Tag Archives: Marginal Gains

Employing marginal gains theory to enhance pedagogical approaches

Searching for 1% improvements to teaching and learning!

My throat strained under the excessive screaming and my arms pumped with wild hysteria as I cheered the GB cycling team on to gold at the 2012 Olympic games, but what impressed me the most was the behind the scenes dedication and determination to achieving excellence. 

We have since discovered the secrets to the GB cycling team’s tally of gold medals. It began with a commitment to embed marginal gains theory into every aspect of the GB team’s performance. In short, marginal gains were Sir David Brailsford’s ambition to focus on the small changes in cycling performance that would lead to greater overall excellence and therefore winning.

But can the same concept apply to teaching and the pedagogical approaches we use for learning?

If you categorise every aspect of teaching and learning, you would swiftly have a list of points as long as the hippodrome cycling track! So where to begin? Developing a list of pedagogical approaches most meaningful to learning and determining how your teaching practice fares against each outcome is a daunting prospect and one difficult to quantify. I have deliberated this challenge and developed a model based on marginal gains theory. We can use this model to enhance our pedagogical approaches that lead to transformational learning.

• Evidence – The list of pedagogical approaches fundamental to learning is endless, but which of them are scientifically proven to work? Without strong evidence that these pedagogical approaches support learning to the highest possible standard, you could be trying to change and improve the wrong approaches to learning. I recently investigated which revision strategies actual work to aid learning. I quickly discovered that of the ten most used strategies only two of them actually work, so why not focus on developing, improving and refining the revision strategies scientifically proven to work? So I did and produced a short video and series of resources to help my students.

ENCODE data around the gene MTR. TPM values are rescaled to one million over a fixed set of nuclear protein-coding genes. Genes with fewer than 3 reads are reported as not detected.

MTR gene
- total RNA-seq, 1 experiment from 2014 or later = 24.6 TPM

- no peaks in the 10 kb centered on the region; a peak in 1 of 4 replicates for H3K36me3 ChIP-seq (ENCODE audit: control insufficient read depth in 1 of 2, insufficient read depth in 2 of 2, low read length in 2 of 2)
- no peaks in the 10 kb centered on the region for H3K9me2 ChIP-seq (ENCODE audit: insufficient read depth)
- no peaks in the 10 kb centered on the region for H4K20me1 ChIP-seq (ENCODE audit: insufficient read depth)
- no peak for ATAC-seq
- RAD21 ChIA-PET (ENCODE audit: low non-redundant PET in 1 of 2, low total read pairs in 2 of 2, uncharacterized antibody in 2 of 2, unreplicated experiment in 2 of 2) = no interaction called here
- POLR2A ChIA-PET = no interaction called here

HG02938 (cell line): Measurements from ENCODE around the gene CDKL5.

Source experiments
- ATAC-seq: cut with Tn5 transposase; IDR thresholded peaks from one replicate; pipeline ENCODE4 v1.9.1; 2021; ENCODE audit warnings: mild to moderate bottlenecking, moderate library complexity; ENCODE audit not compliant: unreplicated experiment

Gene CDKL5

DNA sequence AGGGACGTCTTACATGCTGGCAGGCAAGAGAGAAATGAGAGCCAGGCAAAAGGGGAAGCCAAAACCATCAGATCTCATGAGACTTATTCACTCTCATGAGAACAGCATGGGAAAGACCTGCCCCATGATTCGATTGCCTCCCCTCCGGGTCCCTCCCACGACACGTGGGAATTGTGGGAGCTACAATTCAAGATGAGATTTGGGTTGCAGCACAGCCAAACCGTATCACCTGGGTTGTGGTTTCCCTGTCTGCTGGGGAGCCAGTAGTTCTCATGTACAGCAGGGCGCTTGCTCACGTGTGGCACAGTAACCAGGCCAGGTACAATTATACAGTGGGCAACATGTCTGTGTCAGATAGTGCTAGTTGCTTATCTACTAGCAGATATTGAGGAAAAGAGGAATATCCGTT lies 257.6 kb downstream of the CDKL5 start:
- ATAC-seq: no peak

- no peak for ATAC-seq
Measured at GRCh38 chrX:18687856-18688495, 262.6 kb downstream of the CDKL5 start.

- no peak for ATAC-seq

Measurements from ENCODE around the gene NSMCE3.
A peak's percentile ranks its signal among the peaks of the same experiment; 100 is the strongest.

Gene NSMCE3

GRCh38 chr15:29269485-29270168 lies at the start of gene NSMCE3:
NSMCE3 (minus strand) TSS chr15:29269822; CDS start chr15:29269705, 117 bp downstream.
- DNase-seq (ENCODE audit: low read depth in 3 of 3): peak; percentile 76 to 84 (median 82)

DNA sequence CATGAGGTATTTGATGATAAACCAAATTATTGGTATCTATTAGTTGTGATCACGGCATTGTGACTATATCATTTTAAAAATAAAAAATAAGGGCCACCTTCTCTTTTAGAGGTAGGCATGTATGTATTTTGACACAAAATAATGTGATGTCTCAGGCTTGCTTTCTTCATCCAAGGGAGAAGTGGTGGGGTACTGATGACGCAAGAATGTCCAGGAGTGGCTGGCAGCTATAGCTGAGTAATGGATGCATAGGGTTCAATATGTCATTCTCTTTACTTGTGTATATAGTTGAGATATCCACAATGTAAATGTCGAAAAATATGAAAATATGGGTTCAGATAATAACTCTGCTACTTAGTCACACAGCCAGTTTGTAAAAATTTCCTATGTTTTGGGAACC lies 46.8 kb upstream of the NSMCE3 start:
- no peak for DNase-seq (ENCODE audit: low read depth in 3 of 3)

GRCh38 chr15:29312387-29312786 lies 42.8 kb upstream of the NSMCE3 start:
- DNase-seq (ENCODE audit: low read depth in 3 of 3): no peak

• Model effective practice – If you are looking to improve an area of your teaching, chances are you need to know what to get better at for the benefit of learning and what you are working towards. So ask yourself, does the wheel really need re-inventing? Or do you need to make slight modifications to the wheel to improve its overall performance? Look towards and connect with other teachers, not necessarily in your own school, that are demonstrating excellent teaching and learning. Share best practices and embed what works into your pedagogical approaches to learning.

• Focus – Follow One Course Until Success, but you can’t achieve that without clarity of vision; which pedagogical approach do you want to improve and therefore achieve? As teachers we do not work in a silo, we have a team to work with on a daily basis, so re-enforce the purpose of the pedagogical approach for learning with your students. If they don’t buy into the learning then the impact will be significantly less. Sir Chris Hoy understood with complete clarity his role within the GB team, to win; and those of his support staff, to help him win! On a daily basis you lead and work with a team of students, so build and foster relationships and above all clarify how you will work together to achieve their success.

• Reflect – Did it work, did it not? The latter is often a better scenario because it forces us to identify and clarify alongside our vision what went wrong, what can be improved and with frequent nudges you can make a greater shift over time. I’m ten years down the teaching line and I am still adapting, pivoting and refining. I can’t control every element, but I can try my hardest to be the best at what I am, and that is an inspirer of minds, a provocateur for learning.

• Refine to excellence – Develop your suite of scientifically proven pedagogical approaches that work. Make changes that improve and drive learning and then repeat the process.

Using John Hattie’s top 11, of 138 influences on student achievement, could provide the basis for selecting which pedagogical approach is going to have the greatest impact on overall teaching and learning. Applying each approach against my process model, should provide you with the basis of a system to achieve your own gold medal level of teaching and learning excellence. A great example of marginal gains in action is discussed on episode 21 of the Inspiration 4 Teachers Podcast Show, with Educating Essex start Headteacher Vic Goddard.

[youtube http://www.youtube.com/watch?v=Ltp0Zd73Vcc]

Episode take-aways:

• Strategies that lead to willing parent engagement and participation

• Employing marginal gains theory to enhance pedagogical approaches

• Allowing young people to fail in order to progress

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